History of the Champions

Welcome to the Champions


Uasin Gishu County is one of the counties established by the Constitution of Kenya (2010). It is situated in the Rift Valley region of Kenya and covers a total area of 3,345.2 Km2. It extends between longitudes 340 50’ East and 350 37’ East and latitudes 00 03’ South and 00 55’ North. It borders Trans Nzoia to the North, Elgeyo-Marakwet to the East, Baringo to the South East, Kericho to the South, Nandi to the South West and Kakamega County to the North West. The County headquarters; Eldoret town is approximately 350 Km from Nairobi.

Uasin Gishu County until 1750s was historical a savannah plateau with plenty of wildlife such as Lions, Leopards, Hyenas among others. The Maasai arrived in early 1600 and displaced the Sirikwa people occupied the Plateau and named it as Uasin Gishu after the Illwuasin-Kishu Maasai clan which was a grazing area of the clan. The Nandi displaced Maasai from the Plateau and occupied the Plateau as their grazing areas. Upon the arrival of the British, the Nandis were pushed to the Nandi African reserves while others as laborers in their farms. The plateau then was Anglicized as Uasin Gishu by the British.

In 1903, the Eldoret area was proposed as a potential Jewish homeland, as the British Uganda Programme. This proposal was rejected by the British Jewish community leaders. In 1908, fifty eight families of Afrikaans-speaking South Africans settled in Uasin Gishu plateau. They were followed by sixty more families in 1911 and more later. The town of Eldoret was established in the midst of the farms they created.

After independence in 1963, the County was administered by the Municipality of Eldoret and the Wareng County Council. In 2010, it was enacted as a one of the 47 devolved Units of Kenya and elected its first Governor, H.E Jackson Kiplagat araap Mandago, EGH in 2013. And in 2022 H.E Hon. Jonathan Bii Chelilim was elected as the second Governor .

Topographic, Climatic and Ecological Conditions

Uasin Gishu County is a highland plateau with an altitude that cascades gently from 2,700m above sea level at Timboroa in the East to about 1,500m above sea level at Kipkaren in the West.  The County can roughly be divided into two broad physiographic regions namely upper highlands and lower highlands, with Eldoret at 2,085 M above sea level (a.s.l.) forming the boundary between the regions. The topography is higher in the east and drops towards the western borders.  The plateau terrain in the County is friendly in construction of infrastructure such as roads and use of modern machinery for farming.

The County is divided into three zones namely; Upper highlands, Upper midlands and Lower highlands. Land use patterns in the County have been greatly influenced by these zones as adapt to the particular climatic conditions of an area. The geology of the County is dominated by tertiary volcanic rocks, with minimal commercially exploitable minerals. The four main soil types in the County are; Red Loam Soils occurring mainly in the northern part of the County in Turbo, Moi’s Bridge and Lower Moiben. Brown loam soils occur in high altitude areas of the County around Ainabkoi and Kaptagat. Red Clay Soils are found around Soy, Upper Moiben, and Nandi border areas. Brown Clay soils characterize the plateau and cover most of the Upper Lessos plateau areas. They are mostly shallow with murram close to the surface and are poorly drained. The soils are excellent for livestock rearing.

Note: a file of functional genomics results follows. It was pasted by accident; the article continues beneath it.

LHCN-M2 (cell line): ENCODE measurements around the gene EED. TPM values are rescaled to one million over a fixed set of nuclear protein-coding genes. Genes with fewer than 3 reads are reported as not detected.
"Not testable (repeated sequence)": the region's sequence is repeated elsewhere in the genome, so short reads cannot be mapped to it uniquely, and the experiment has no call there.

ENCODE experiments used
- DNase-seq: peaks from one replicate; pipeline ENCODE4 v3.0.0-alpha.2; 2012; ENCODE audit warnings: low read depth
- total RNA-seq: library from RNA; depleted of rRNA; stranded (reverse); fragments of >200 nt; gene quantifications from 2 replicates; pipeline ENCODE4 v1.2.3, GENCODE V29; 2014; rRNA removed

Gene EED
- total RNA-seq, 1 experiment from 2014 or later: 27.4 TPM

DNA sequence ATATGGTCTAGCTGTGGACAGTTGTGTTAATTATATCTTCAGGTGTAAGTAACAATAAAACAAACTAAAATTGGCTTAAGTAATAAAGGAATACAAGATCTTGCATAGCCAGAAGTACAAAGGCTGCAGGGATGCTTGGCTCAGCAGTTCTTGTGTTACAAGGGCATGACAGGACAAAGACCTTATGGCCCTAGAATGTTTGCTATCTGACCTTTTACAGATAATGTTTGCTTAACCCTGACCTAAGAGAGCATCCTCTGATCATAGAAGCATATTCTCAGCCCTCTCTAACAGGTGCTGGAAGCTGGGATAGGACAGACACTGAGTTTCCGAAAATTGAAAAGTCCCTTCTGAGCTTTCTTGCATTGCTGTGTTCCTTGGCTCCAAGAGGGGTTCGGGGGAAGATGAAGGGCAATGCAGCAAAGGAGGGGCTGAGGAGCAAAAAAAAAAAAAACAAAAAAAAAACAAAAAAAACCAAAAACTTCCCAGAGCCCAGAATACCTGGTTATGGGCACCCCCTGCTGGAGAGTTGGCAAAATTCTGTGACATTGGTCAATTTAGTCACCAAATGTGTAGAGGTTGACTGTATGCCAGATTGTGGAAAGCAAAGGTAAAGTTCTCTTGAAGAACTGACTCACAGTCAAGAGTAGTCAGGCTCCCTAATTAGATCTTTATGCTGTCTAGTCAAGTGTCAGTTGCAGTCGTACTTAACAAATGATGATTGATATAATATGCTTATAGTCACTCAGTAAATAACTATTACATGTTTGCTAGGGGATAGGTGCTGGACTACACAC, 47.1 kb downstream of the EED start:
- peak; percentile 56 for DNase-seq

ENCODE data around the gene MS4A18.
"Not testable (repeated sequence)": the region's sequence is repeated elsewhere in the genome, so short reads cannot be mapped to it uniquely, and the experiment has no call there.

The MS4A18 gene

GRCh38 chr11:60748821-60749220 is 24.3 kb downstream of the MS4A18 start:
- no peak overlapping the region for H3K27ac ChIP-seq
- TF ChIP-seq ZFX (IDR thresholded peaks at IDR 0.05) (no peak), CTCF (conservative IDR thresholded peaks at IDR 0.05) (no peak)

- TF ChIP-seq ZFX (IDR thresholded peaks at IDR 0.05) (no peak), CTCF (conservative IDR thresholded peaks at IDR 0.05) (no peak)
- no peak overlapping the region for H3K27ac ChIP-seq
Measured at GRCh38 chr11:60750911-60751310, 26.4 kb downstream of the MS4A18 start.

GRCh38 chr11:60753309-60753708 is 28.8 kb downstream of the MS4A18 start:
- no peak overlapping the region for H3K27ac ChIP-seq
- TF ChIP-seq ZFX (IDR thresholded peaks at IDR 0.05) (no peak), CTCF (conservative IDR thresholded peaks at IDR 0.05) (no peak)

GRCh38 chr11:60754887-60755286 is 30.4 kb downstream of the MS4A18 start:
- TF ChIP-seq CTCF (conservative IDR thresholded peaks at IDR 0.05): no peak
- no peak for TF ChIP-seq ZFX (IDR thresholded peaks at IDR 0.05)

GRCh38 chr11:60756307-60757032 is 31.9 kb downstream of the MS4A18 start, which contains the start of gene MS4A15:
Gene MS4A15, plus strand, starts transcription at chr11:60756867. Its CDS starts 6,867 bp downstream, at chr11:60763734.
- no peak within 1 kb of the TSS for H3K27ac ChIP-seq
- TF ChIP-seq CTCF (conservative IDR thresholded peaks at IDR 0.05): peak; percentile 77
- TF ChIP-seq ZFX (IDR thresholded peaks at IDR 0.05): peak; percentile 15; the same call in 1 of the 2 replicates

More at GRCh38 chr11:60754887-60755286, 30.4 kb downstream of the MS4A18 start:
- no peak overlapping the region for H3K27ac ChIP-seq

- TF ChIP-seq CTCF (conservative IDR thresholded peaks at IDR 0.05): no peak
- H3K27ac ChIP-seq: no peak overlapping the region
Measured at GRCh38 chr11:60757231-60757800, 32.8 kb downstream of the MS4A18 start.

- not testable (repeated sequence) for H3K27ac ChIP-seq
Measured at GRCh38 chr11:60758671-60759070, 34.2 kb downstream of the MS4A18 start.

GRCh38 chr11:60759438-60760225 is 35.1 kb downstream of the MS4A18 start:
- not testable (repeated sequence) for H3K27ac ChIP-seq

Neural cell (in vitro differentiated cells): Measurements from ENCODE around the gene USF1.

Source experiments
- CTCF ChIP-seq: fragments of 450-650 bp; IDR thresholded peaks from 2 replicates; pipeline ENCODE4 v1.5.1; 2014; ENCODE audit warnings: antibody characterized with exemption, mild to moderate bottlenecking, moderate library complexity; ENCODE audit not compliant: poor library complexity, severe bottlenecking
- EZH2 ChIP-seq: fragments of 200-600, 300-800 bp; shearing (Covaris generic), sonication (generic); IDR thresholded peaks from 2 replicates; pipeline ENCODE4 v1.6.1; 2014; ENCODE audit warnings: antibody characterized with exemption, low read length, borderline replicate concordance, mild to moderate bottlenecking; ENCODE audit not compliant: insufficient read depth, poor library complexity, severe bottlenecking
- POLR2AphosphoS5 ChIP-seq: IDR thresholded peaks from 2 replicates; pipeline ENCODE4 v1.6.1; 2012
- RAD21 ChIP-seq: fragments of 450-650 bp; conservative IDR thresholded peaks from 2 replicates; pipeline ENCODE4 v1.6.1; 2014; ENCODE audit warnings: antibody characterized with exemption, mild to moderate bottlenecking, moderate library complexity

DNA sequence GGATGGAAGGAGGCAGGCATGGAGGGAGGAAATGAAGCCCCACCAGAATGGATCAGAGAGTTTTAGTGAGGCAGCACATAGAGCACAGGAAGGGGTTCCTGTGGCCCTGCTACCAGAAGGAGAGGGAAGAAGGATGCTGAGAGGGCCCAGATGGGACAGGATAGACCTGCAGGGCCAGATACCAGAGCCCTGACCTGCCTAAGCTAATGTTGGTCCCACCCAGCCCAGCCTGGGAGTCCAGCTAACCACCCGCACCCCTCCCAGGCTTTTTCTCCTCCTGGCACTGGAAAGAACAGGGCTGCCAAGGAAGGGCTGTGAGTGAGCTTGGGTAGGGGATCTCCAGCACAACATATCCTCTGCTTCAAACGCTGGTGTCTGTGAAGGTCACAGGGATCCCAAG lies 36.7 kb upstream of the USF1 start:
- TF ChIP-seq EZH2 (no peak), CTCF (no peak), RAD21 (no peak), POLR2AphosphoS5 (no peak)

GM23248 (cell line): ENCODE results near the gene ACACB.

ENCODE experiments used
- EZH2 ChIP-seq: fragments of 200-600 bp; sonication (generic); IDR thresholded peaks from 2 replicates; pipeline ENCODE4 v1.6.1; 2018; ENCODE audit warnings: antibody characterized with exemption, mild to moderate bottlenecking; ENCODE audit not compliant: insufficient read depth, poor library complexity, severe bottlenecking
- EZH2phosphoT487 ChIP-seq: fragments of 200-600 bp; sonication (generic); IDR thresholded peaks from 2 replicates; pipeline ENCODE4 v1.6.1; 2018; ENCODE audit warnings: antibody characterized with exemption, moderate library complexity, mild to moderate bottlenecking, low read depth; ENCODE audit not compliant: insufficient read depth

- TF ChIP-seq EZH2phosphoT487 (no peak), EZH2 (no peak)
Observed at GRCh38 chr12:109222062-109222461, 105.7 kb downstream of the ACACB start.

Economic and Social activities

The County economy is majorly driven by agriculture. Large scale wheat and maize farming, dairy farming and horticulture favoured by fertile soils and regular rainfall are dominant. Besides agriculture, the County is home to some of the world-famous athletes who have boosted sports tourism. The County is also a manufacturing hub, with numerous industries and factories providing employment to thousands of its urban population. Some of the notable industries include Raiply Wood factory, Rivatex Textiles, Kenknit Textiles, Kenya Pipeline Company (KPC), Kenya Cooperative Creameries (KCC) andas well as corn, and wheat factories all within Eldoret town. Other sectors such as commerce, transport, real estate and financial services are quite vibrant and significantly contribute to the County’s economy. Renowned wholesale and retail stores like Nakumatt, Uchumi, Tuskys, Naivas, Transmattresses, Eldomatt and Ukwala supermarkets have a presence in the County and some provide 24-hour shopping.

Political and Administrative units

Administratively, the County is divided into six sub-counties namely Turbo, Soy, Ainabkoi, Moiben, Kesses, and Kapsaret as shown below. These are further subdivided into one hundred and twenty locations and ninety-seven sub-locations.